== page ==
CINCINNATI -- Hamilton County Clerk of Courts Aftab Pureval was among 100 people who called for President Donald Trump to "tell the truth" and unify the country Saturday at a rally Downtown.
The “truth rally,” organized by United We Stand, brought over 100 Greater Cincinnatians together as people across the country are calling for an independent investigation into Russian interference with the U.S. election.
Pureval said he thinks it’s incredibly important to demand the truth from elected officials, particularly President Trump.
“He’s been dividing the country, he’s been appealing to our lowest common denominator,” Pureval said. “I think we need a leader, a president, to bring our country together, to attack the real problems that we have -- getting our economy going, making sure people have jobs, taking care of the middle class -- these are things that every American can agree on, and unfortunately Donald Trump has been focused on very divisive issues.”
Special Counsel Robert Mueller is overseeing a Justice Department investigation into possible ties between Trump's campaign and Russia's government. Mueller also has taken over a separate criminal probe involving former Trump campaign chairman Paul Manafort, and may expand his inquiry to investigate the roles of the attorney general and deputy attorney general in the firing of FBI Director James Comey, acording to The Associated Press.
"The issue of Russian meddling in our presidential election must be investigated fully and former FBI director Robert Mueller is well qualified to oversee this probe," U.S. Sen. Rob Portman, R-Ohio, previously said in a statement.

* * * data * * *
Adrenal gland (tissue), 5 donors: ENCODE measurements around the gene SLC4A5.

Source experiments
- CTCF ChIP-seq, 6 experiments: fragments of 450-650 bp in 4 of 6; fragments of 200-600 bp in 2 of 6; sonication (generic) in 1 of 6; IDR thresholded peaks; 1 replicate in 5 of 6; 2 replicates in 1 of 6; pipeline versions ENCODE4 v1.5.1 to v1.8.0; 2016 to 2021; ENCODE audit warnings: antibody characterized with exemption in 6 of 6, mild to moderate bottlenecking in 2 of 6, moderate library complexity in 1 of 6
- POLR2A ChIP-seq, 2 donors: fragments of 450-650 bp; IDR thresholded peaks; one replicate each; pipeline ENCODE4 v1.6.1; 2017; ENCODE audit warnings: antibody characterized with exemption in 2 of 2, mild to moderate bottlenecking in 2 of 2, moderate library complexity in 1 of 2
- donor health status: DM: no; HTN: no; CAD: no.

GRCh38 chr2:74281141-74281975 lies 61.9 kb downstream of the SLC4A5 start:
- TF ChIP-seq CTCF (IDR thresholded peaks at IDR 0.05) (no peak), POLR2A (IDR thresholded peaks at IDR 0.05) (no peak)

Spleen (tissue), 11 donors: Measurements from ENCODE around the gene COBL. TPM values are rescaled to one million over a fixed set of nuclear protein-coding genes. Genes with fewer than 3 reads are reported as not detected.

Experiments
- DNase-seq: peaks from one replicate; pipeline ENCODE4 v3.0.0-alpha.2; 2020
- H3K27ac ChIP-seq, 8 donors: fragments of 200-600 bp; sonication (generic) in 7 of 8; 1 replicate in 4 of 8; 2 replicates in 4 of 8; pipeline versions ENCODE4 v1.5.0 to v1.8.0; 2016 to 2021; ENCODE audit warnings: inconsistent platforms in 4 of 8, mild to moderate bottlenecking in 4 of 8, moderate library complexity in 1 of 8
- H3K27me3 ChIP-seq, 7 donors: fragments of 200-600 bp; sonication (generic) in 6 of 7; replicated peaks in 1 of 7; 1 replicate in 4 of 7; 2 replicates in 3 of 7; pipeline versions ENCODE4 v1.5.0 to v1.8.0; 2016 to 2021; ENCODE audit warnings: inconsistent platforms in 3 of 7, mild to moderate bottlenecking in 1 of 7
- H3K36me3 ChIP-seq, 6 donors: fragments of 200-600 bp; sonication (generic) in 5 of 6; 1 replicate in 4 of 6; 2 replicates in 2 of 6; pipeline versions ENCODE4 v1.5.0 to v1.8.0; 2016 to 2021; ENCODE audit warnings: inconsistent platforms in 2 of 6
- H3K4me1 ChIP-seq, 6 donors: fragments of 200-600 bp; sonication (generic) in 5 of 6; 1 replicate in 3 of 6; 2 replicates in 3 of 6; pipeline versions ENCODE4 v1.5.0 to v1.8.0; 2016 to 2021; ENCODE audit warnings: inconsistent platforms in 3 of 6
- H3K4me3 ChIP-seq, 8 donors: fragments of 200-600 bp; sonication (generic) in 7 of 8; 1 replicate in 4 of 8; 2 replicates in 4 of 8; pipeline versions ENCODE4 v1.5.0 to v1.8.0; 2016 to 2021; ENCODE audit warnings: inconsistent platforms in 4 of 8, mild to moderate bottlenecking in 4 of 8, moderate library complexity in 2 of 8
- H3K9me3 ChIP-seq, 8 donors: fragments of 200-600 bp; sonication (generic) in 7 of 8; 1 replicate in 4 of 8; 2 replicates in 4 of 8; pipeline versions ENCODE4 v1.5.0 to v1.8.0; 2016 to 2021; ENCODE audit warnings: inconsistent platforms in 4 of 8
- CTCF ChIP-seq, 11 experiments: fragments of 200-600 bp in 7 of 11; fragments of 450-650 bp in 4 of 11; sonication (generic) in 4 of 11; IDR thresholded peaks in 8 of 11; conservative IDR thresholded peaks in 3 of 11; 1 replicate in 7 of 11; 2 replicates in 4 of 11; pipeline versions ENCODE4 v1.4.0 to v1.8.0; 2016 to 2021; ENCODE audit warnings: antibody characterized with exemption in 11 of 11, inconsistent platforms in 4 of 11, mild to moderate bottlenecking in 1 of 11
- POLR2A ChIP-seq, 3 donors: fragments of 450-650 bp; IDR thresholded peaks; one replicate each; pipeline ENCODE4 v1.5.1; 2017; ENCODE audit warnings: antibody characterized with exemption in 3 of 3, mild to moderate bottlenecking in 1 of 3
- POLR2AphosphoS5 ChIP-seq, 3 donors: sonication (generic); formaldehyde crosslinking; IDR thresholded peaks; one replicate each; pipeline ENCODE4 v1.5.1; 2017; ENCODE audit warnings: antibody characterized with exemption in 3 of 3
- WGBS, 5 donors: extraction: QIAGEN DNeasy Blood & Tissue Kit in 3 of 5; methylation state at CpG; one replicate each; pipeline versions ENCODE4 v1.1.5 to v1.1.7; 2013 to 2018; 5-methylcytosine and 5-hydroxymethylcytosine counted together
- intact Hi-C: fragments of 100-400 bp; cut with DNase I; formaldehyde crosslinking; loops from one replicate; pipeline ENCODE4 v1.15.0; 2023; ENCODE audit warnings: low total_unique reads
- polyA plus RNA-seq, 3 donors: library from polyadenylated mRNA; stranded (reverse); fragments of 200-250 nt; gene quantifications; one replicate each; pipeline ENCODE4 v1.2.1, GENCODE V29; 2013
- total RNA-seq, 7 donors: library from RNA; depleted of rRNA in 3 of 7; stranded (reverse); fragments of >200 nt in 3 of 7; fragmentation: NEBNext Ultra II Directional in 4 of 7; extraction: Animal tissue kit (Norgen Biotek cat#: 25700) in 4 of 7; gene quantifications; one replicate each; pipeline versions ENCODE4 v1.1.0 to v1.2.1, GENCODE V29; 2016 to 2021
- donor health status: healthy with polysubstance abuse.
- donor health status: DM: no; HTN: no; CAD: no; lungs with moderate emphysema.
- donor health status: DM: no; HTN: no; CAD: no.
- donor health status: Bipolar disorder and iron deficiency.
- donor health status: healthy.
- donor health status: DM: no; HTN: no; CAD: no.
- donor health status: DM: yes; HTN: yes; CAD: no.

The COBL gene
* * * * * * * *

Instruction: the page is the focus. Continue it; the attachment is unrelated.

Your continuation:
Pureval said the first few months of Trump’s presidency have been so contentious because Trump has been focused on “dividing us and getting political wins for his incredibly right wing base.”
“We need a leader that takes care of all of us and not just some of us,” Pureval said.
The truth rally also joined those who are considering running for a position in local government.
“We have to hold our elected officials accountable, and 2018 is our best chance to do that,” Pureval said.
Catherine Sanchez, of Butler County, said it was inspiring to see people who may play a role in future legislation.
“I just love seeing all of the people who are planning on running in 2018 so maybe we can have some of these changes actually start happening,” Sanchez said.
She said she was happy to fight for change alongside so many people.
“It’s amazing. In general … particularly out in the suburbs outside of Cincinnati, it feels pretty lonely, kind of like you’re the only one who has these progressive beliefs.”
Sanchez’s dog, Walter, wore a sign that read “Human Rights Watchdog.”
Sanchez said that’s what she hopes to be in the community.
“Equal rights for everyone -- regardless of race, religion, gender identity -- that is really the most important thing to me,” she said.